Mince pie war hots up as supermarkets bid to woo younger taste buds | Supermarkets
Britons are starting Christmas early, with sales of mince pies on track to top £100m amid a fierce supermarket bake-off.
The popularity of the mince pie is rivalled only by pigs in blankets at Christmas and this year a welter of new flavours, including cookie-style and plant-based pastries, are on the menu as stores seek to appeal to younger taste buds.
The restrictions on household mixing last year resulted in a drop in mince pie sales but grocery market analysts Kantar said demand had roared back to pre-Covid levels.
Its data shows 5.5 million people have already bought mince pies in the supermarket which is 200,000 more than at this point of 2020.
“There is a lot of pent-up “want” for a decent festive season so I think people are getting into the spirit early and looking forward to a bigger than usual celebration,” said Tesni Steele Jones, consumer insight director at Kantar.
Two-thirds of the population buy mince pies at least once each Christmas so they are a vital part of a store’s festive repertoire.
The battle rages between supermarket own-labels, with luxury ranges a key battleground as consumers splash out. The average price for six pies is £1.12, far cheaper than buying the ingredients to bake your own.
Waitrose, which has a dozen mince pie variations in its range, thinks its No 1 Brown Butter Mince Pies are a standout after months of work by its pastry chef, Will Torrent. Sainsbury’s said it had made a “few tweaks” to its Taste the Difference mince pie recipe which resulted in a “glossier” mincemeat.
But this traditional formula is fighting for shelf space alongside alternative toppings, as well as plant-based versions that promise to taste as good as the real thing.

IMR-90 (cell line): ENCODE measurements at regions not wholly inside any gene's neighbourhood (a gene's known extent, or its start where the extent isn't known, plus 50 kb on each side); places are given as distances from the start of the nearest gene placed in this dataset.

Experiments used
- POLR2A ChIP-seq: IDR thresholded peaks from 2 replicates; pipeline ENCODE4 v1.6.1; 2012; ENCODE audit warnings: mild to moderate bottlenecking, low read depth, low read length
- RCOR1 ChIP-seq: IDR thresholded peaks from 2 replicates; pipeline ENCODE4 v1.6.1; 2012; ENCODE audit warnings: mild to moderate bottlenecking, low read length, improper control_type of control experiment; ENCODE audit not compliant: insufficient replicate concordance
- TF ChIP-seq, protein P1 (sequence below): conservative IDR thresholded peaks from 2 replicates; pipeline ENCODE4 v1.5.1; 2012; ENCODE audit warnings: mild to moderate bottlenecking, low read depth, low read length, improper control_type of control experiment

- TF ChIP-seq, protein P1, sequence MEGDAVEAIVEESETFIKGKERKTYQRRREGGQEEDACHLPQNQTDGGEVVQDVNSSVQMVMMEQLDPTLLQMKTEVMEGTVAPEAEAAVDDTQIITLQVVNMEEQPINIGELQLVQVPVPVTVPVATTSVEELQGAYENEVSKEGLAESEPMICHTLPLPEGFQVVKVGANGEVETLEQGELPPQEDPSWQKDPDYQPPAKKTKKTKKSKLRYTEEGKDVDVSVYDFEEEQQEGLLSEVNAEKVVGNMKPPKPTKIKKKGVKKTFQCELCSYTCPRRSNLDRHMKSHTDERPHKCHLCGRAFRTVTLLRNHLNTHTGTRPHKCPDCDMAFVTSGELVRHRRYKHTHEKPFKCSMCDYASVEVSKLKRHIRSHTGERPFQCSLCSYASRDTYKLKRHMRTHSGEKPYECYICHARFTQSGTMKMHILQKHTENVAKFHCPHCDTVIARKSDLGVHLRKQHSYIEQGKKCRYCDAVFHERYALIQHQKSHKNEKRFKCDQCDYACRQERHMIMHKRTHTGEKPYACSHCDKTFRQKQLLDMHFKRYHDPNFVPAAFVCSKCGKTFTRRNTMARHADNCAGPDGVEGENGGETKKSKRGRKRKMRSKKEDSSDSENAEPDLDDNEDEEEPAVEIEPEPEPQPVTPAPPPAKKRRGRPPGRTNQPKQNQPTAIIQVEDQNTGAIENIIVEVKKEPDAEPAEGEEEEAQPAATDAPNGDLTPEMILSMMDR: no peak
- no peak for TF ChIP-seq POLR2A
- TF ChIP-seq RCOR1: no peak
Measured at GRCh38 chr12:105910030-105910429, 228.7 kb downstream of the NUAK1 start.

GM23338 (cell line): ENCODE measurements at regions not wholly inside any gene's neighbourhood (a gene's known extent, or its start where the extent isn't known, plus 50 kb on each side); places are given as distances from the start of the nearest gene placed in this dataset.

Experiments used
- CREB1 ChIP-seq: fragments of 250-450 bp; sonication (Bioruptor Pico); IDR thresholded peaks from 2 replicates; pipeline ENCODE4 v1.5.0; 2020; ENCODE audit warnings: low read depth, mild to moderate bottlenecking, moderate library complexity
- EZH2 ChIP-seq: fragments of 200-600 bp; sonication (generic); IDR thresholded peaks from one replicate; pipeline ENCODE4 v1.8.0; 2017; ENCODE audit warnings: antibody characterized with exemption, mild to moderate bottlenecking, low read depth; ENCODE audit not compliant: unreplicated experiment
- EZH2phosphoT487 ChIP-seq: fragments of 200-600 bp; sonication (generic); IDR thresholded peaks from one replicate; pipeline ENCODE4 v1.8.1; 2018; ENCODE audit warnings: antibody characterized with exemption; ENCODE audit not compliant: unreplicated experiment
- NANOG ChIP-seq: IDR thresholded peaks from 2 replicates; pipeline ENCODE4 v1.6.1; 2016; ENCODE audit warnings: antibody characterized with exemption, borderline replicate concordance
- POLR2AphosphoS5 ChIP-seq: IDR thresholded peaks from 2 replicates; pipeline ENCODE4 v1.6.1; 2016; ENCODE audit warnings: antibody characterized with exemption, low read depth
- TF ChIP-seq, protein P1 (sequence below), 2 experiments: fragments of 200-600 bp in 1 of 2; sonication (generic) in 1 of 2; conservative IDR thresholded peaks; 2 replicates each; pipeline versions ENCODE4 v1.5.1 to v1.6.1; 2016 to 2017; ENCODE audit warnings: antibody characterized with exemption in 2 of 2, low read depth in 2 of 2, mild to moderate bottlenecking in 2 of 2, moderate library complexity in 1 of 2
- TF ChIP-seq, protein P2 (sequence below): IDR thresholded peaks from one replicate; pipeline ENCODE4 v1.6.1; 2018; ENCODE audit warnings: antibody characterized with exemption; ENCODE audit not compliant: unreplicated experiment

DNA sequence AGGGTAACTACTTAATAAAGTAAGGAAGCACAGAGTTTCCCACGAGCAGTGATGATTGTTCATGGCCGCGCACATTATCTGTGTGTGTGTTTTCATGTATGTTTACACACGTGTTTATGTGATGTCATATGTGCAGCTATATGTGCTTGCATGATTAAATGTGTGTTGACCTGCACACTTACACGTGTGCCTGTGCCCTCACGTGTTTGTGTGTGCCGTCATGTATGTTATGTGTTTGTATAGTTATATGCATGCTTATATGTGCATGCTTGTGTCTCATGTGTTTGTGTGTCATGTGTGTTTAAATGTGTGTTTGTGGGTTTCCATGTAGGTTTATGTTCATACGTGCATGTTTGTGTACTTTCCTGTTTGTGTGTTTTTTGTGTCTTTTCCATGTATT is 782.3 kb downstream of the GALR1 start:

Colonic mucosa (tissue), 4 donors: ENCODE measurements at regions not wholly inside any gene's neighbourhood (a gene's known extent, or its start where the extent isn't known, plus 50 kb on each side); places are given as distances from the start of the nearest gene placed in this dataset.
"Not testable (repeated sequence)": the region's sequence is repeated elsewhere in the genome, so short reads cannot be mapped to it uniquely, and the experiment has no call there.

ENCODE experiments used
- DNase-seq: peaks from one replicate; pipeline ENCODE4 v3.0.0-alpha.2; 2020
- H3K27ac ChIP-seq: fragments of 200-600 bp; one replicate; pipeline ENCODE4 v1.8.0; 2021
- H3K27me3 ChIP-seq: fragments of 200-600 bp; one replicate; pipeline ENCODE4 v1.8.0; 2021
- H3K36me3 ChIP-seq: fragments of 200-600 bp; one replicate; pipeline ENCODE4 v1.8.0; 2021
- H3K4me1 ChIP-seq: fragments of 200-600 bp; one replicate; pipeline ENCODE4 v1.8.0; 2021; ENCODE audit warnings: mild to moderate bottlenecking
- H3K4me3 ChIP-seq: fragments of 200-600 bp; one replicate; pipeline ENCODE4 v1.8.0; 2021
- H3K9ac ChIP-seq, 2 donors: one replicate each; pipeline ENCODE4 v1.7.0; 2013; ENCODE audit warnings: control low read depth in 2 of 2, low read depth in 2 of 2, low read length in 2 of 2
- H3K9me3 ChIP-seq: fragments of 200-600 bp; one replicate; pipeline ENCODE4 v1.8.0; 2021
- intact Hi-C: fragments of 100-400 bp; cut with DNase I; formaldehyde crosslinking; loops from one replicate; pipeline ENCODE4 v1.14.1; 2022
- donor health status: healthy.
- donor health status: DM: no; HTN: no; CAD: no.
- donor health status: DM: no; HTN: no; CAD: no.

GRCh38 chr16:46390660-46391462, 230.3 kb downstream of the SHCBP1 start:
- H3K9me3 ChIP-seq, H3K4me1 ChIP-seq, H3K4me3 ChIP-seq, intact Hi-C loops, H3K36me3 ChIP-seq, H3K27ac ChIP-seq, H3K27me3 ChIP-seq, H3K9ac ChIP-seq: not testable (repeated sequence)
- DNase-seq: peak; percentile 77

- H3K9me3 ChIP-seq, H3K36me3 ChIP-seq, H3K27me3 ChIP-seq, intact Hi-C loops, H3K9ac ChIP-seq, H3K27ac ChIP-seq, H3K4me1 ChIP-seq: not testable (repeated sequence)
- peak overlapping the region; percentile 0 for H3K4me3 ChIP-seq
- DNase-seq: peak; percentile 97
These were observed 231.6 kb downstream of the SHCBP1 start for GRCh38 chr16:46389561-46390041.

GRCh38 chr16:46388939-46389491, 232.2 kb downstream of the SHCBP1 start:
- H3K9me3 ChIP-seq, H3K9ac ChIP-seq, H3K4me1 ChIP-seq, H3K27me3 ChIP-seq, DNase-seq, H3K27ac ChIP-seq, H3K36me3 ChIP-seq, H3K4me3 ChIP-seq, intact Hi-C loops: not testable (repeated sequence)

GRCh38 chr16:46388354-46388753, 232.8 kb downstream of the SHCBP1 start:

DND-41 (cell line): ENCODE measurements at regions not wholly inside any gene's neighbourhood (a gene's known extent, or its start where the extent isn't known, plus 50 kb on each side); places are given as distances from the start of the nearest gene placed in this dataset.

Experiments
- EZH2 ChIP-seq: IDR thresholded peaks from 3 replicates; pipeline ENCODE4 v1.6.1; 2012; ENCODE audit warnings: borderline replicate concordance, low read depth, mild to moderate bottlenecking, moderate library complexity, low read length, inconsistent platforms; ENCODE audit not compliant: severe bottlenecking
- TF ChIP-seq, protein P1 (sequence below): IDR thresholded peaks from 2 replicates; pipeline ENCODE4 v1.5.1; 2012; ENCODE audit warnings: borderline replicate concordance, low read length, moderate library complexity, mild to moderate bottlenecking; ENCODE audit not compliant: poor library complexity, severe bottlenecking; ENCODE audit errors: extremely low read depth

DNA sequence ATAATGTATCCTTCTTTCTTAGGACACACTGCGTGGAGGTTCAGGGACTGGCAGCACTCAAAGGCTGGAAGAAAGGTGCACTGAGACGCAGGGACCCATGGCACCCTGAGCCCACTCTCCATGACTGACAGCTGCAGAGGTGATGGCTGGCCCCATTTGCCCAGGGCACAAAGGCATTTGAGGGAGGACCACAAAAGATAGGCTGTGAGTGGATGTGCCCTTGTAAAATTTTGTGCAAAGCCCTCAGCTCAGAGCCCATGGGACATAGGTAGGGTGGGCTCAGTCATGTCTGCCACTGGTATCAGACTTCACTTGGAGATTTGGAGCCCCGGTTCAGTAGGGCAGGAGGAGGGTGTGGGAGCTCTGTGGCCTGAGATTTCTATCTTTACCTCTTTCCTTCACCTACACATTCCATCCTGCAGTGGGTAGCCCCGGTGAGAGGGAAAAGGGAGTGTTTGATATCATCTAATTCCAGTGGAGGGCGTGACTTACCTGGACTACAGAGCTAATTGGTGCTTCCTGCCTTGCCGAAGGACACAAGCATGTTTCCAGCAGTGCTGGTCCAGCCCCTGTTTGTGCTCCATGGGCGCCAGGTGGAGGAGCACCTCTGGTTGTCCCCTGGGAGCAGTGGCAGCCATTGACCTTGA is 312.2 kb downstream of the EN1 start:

Many stores are offering other twists. In Asda, one recipe is laced with sloe gin while in Tesco it is spiced rum. Sainsbury’s has pushed the envelope with “cookie cup” pies which stray from the brief with a cookie-style pastry, speculoos-flavoured caramel filling and crumble topping.
“It is always a competition between the retailers at Christmas so it is about how you keep it interesting,” said Steele Jones. “A retailer should always have a core mince pie that’s got good pastry and flavours and then other varieties people can buy into for something different; if that’s what they want.”
The proliferation of flavours could be also a nod to changing tastes, said Steele Jones. At 28, she is the eldest in her team at work and the only one partial to a mince pie. Her younger colleagues did not like the consistency or flavour and in many cases were not fans of Christmas cake either.
“For mince pies you have to think about who the shopper is. They are maybe someone a little bit older who has grown up with some of these flavours. Something like the cookie cup is obviously targeted at a younger shopper who maybe isn’t as keen on a traditional mince pie.”